All in all, as above, I think for you, a foundation year would be a great choice, unless you are happy with the offer you have. I think you would get a large number of benefits from the foundation year, both in allowing you more time (potentially) to choose between civil and chemical engineering, improving your background in the relevant subjects to ensure you get a good result in your degree later on, and socially/personally to give you more time to settle into university life. As above if you don't go for that, your best bet would be to take a gap year and reapply; however I think the B in maths (and for civil engineering, lack of physics) might limit your choices somewhat anyway.
Last edited by artful_lounger; 4 weeks ago
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username4385726
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(Original post by artful_lounger)
Maths is very important in both chemical and civil engineering, as is physics (although that isn't always required). A foundation year would be a very good opportunity in your case to consolidate and expand your maths background, and begin developing the physics knowledge you need for those degrees. As above you also have the benefit of having the year to familiarise yourself with university life. A foundation year will also make no difference to your job prospects, and there is zero difference between someone who did a foundation year or who went straight into first year, either in academic or social realms.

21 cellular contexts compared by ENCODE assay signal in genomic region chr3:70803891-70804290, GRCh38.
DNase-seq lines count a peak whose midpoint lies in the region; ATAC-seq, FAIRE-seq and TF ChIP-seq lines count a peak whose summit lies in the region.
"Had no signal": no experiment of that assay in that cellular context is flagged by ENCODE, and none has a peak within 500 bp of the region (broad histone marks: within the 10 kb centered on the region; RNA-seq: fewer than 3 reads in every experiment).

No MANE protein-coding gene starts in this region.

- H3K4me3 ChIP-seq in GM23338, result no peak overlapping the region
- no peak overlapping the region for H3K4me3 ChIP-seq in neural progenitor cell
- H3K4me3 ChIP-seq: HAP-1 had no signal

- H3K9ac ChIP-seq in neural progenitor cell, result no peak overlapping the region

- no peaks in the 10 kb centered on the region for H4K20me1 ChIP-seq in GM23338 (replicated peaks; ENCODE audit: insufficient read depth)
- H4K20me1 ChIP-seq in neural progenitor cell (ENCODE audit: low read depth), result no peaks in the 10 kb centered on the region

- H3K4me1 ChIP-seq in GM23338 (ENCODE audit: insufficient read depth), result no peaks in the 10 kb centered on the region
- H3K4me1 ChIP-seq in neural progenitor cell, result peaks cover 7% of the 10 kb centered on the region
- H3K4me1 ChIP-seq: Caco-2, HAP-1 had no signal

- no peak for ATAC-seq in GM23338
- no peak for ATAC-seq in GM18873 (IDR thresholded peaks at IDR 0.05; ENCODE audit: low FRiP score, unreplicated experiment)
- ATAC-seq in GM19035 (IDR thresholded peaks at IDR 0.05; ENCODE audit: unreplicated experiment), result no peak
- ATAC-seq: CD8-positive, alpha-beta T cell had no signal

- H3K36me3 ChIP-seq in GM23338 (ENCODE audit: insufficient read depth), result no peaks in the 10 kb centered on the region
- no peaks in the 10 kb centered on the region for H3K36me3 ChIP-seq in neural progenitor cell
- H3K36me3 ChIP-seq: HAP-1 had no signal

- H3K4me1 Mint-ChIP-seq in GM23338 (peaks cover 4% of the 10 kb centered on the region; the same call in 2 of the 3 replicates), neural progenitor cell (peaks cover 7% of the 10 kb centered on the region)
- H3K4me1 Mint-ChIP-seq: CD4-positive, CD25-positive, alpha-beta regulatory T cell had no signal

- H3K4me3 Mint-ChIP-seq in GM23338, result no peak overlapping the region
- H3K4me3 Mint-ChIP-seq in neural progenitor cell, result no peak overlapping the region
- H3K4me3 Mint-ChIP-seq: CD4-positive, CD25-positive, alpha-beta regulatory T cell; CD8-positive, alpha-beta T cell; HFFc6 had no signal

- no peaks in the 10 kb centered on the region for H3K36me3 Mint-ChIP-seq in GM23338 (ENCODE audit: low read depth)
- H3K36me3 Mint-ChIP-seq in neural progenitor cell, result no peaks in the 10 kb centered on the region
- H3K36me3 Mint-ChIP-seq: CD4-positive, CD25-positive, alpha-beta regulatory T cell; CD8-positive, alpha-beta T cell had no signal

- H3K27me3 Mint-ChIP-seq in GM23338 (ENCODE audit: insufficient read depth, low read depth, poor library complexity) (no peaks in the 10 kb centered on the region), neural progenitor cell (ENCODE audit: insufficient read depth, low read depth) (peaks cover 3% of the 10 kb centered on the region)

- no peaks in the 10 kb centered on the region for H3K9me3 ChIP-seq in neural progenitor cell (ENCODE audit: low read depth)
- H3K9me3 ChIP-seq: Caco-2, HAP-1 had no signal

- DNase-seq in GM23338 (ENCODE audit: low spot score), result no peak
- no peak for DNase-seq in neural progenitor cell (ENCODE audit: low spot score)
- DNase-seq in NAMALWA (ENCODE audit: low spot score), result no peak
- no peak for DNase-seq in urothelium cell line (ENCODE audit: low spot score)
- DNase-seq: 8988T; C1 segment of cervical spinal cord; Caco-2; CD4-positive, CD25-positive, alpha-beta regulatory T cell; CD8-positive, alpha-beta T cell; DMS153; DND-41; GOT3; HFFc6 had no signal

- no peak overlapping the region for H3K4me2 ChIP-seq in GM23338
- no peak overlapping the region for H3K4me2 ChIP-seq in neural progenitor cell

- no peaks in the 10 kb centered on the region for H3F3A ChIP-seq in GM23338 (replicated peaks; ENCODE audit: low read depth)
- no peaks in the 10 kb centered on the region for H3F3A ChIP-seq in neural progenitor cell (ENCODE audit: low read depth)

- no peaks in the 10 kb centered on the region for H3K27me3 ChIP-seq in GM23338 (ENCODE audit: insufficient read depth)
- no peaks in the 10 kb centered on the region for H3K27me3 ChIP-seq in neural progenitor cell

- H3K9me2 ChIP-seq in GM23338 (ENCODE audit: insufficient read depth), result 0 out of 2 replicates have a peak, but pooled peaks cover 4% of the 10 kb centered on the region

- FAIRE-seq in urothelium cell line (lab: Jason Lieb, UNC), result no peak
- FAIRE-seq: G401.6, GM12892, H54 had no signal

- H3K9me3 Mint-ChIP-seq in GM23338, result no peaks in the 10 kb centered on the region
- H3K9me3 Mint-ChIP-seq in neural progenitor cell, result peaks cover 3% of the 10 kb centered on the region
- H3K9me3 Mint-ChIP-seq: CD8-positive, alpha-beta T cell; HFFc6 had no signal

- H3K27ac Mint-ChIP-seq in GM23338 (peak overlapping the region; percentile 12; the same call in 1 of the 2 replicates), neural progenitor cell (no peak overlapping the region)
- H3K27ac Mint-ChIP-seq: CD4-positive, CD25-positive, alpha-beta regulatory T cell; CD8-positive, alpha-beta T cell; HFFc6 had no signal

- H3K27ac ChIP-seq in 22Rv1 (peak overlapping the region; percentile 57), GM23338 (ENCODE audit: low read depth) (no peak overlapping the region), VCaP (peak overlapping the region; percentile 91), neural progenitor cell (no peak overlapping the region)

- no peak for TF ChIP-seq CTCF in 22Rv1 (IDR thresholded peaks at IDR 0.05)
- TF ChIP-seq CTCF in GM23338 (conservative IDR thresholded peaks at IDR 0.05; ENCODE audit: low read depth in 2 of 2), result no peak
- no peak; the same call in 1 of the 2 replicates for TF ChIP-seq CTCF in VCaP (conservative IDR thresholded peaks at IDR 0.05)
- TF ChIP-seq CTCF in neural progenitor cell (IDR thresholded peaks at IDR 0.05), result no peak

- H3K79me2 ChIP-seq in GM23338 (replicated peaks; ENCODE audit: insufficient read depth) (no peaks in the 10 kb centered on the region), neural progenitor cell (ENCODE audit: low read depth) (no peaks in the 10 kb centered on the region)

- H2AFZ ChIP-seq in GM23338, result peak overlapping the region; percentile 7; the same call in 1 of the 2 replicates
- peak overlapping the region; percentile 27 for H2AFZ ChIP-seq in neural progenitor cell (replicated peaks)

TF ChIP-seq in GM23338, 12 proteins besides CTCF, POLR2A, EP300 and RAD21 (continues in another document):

As far as chemical vs civil engineering, this is something you need to decide on - a foundation year might give you an extra year to make a decision, and you would have ready access to the departments and academics to discuss the differences in that year. While they do cover some material which is shared between them (mostly thermofluids content), in civil you'll also do a lot of structural mechanics, strength of materials, geotechnics etc work, whereas in chemE you'll do a lot more advanced thermofluids work, as well as process engineering and reaction kinetics type stuff. In terms of job roles, while there is an intersection between them due to the similar content, there are a number of roles unique to each that the other wouldn't be able to do.

All in all, as above, I think for you, a foundation year would be a great choice, unless you are happy with the offer you have. I think you would get a large number of benefits from the foundation year, both in allowing you more time (potentially) to choose between civil and chemical engineering, improving your background in the relevant subjects to ensure you get a good result in your degree later on, and socially/personally to give you more time to settle into university life. As above if you don't go for that, your best bet would be to take a gap year and reapply; however I think the B in maths (and for civil engineering, lack of physics) might limit your choices somewhat anyway.
Thanks for your response, will definitely take this onboard